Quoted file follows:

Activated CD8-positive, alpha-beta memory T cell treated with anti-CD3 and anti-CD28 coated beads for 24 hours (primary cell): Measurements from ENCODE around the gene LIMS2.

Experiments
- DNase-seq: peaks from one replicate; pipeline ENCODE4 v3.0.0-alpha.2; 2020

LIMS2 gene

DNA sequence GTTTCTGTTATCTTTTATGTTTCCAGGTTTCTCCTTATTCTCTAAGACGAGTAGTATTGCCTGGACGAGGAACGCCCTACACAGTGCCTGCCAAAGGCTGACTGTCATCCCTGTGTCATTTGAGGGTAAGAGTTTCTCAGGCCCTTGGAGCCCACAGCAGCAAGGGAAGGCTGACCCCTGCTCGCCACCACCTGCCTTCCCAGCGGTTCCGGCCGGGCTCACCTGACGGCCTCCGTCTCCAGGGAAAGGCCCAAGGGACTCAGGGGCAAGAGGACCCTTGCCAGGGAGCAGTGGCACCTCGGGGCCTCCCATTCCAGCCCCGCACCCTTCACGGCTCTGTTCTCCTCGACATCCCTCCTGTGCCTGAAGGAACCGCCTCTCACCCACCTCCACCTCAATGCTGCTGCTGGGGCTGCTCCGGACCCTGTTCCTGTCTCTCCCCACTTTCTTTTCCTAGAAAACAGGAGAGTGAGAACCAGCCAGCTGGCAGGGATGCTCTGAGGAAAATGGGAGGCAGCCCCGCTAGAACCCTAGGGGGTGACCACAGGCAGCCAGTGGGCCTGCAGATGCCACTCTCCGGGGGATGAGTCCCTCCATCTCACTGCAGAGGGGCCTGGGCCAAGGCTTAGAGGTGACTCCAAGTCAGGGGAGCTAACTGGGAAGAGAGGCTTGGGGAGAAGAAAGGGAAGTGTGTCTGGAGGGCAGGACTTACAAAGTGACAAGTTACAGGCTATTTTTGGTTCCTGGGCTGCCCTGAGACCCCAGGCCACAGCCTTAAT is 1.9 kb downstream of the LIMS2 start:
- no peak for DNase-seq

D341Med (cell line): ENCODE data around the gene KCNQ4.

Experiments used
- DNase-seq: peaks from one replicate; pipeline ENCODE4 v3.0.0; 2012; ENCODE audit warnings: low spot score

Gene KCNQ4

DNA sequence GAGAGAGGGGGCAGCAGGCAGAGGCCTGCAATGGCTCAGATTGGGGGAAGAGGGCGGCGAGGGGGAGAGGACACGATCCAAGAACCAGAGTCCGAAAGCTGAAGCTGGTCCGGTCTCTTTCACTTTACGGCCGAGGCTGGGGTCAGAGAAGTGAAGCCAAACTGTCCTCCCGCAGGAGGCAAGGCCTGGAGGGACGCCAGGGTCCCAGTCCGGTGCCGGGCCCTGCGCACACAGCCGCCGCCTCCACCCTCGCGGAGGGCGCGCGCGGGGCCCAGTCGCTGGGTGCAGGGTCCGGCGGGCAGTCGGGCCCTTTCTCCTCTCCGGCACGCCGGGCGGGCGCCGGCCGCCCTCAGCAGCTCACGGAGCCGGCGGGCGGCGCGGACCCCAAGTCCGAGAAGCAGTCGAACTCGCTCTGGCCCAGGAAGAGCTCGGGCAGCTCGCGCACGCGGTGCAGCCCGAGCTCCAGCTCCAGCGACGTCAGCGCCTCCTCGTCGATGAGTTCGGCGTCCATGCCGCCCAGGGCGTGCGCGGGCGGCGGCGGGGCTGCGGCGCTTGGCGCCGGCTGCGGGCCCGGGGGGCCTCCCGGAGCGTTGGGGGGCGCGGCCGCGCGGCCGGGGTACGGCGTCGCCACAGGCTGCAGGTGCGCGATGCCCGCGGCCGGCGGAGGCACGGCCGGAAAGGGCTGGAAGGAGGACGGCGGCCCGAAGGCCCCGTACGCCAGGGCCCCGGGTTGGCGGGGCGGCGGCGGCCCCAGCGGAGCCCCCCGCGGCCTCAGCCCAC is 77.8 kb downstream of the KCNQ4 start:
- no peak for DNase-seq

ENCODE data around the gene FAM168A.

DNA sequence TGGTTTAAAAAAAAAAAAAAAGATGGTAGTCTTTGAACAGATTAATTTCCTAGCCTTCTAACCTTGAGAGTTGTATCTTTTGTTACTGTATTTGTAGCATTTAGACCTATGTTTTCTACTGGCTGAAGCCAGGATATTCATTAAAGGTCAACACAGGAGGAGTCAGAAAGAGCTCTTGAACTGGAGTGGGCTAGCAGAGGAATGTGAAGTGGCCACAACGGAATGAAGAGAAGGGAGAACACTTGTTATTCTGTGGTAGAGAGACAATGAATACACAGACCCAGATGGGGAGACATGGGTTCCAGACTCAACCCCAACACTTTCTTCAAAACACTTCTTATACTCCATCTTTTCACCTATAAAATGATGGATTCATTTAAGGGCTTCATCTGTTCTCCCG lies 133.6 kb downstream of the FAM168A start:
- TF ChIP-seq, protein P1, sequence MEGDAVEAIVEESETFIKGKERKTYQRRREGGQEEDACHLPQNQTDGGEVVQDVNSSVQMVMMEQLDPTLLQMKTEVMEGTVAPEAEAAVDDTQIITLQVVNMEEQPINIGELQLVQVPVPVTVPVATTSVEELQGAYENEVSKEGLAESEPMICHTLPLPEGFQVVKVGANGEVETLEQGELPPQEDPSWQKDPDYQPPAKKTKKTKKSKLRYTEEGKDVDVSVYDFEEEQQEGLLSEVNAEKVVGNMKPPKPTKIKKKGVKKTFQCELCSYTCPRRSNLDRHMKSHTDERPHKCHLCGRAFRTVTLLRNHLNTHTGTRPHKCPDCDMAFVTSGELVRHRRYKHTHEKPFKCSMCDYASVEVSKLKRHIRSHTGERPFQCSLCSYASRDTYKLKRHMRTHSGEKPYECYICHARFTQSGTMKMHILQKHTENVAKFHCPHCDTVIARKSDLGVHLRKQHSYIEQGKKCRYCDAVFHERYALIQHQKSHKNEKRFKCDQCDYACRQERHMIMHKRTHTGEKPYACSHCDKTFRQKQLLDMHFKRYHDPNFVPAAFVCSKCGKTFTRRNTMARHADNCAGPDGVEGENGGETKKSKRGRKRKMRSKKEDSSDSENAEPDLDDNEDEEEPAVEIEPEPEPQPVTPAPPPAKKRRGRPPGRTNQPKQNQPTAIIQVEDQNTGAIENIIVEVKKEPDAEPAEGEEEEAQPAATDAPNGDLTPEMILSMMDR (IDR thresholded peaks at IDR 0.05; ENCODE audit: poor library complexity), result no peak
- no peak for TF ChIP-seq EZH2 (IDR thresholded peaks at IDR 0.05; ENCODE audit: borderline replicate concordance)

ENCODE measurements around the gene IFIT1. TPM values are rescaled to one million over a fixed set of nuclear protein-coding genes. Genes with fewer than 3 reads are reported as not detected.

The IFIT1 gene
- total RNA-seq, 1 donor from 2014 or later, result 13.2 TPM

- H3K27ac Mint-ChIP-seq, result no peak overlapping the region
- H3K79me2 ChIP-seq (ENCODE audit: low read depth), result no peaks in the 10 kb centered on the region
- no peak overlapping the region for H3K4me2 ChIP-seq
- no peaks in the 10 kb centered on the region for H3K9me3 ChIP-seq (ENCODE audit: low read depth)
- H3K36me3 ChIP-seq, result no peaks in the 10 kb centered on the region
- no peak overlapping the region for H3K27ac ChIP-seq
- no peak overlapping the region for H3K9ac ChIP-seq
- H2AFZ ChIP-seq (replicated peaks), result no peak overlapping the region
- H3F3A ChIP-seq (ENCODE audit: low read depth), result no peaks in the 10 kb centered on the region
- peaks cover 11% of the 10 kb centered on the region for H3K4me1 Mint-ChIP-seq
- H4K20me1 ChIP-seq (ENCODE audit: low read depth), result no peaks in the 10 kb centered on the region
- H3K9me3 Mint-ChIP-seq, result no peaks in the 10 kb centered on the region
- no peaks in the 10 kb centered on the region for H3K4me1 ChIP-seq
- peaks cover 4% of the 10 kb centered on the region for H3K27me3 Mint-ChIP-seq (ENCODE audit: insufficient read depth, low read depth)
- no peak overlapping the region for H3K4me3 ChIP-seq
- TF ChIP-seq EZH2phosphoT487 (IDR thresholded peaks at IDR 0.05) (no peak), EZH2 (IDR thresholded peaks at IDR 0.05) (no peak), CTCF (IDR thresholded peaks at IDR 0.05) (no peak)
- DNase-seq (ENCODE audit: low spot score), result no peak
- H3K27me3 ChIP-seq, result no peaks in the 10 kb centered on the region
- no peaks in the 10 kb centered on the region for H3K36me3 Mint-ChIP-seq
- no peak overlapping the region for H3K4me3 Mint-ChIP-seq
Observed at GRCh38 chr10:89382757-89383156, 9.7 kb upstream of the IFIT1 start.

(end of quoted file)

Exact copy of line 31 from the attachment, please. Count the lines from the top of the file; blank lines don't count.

- H3K9me3 Mint-ChIP-seq, result no peaks in the 10 kb centered on the region